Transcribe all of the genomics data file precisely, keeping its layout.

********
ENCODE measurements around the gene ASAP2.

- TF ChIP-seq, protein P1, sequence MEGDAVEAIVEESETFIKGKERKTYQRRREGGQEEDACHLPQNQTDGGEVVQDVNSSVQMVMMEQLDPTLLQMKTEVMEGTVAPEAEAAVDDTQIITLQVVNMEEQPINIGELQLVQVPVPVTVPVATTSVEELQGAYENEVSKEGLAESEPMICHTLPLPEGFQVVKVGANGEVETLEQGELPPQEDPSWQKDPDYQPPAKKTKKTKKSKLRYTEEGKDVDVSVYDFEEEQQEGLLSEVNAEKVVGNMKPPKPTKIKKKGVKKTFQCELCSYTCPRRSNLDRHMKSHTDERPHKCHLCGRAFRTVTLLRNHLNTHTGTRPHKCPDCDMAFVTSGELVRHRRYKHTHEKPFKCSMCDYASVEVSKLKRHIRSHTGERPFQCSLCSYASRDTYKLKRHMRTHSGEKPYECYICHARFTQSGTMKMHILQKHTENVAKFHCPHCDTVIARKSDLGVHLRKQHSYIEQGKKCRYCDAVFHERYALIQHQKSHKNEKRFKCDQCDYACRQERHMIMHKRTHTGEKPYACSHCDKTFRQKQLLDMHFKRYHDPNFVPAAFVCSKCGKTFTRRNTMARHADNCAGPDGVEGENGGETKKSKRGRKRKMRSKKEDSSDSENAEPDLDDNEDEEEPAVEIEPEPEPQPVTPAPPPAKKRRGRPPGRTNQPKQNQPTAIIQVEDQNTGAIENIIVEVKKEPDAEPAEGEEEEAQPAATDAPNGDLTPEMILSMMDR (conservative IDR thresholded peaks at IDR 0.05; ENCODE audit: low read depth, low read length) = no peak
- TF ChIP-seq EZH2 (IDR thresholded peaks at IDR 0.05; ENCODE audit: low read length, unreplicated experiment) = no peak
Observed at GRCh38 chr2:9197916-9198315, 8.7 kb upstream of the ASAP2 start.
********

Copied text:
ENCODE measurements around the gene ASAP2.

- TF ChIP-seq, protein P1, sequence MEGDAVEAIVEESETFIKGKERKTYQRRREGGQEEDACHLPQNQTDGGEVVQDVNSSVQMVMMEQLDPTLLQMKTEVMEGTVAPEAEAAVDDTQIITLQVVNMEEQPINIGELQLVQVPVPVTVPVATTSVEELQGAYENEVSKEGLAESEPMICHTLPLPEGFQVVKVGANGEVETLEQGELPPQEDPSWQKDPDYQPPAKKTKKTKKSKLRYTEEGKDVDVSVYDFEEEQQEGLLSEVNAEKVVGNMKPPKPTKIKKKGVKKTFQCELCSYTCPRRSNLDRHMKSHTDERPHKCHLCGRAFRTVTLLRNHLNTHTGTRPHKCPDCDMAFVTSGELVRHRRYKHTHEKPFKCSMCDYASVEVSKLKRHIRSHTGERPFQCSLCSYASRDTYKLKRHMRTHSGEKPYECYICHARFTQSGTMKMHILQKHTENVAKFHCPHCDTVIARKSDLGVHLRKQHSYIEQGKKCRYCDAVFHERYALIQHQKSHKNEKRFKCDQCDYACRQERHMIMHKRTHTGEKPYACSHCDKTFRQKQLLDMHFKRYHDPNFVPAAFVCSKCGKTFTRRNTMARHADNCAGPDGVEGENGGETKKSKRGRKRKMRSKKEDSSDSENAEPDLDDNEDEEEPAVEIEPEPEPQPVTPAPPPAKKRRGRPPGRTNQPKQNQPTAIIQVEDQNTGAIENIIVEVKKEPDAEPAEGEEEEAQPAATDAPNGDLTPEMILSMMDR (conservative IDR thresholded peaks at IDR 0.05; ENCODE audit: low read depth, low read length) = no peak
- TF ChIP-seq EZH2 (IDR thresholded peaks at IDR 0.05; ENCODE audit: low read length, unreplicated experiment) = no peak
Observed at GRCh38 chr2:9197916-9198315, 8.7 kb upstream of the ASAP2 start.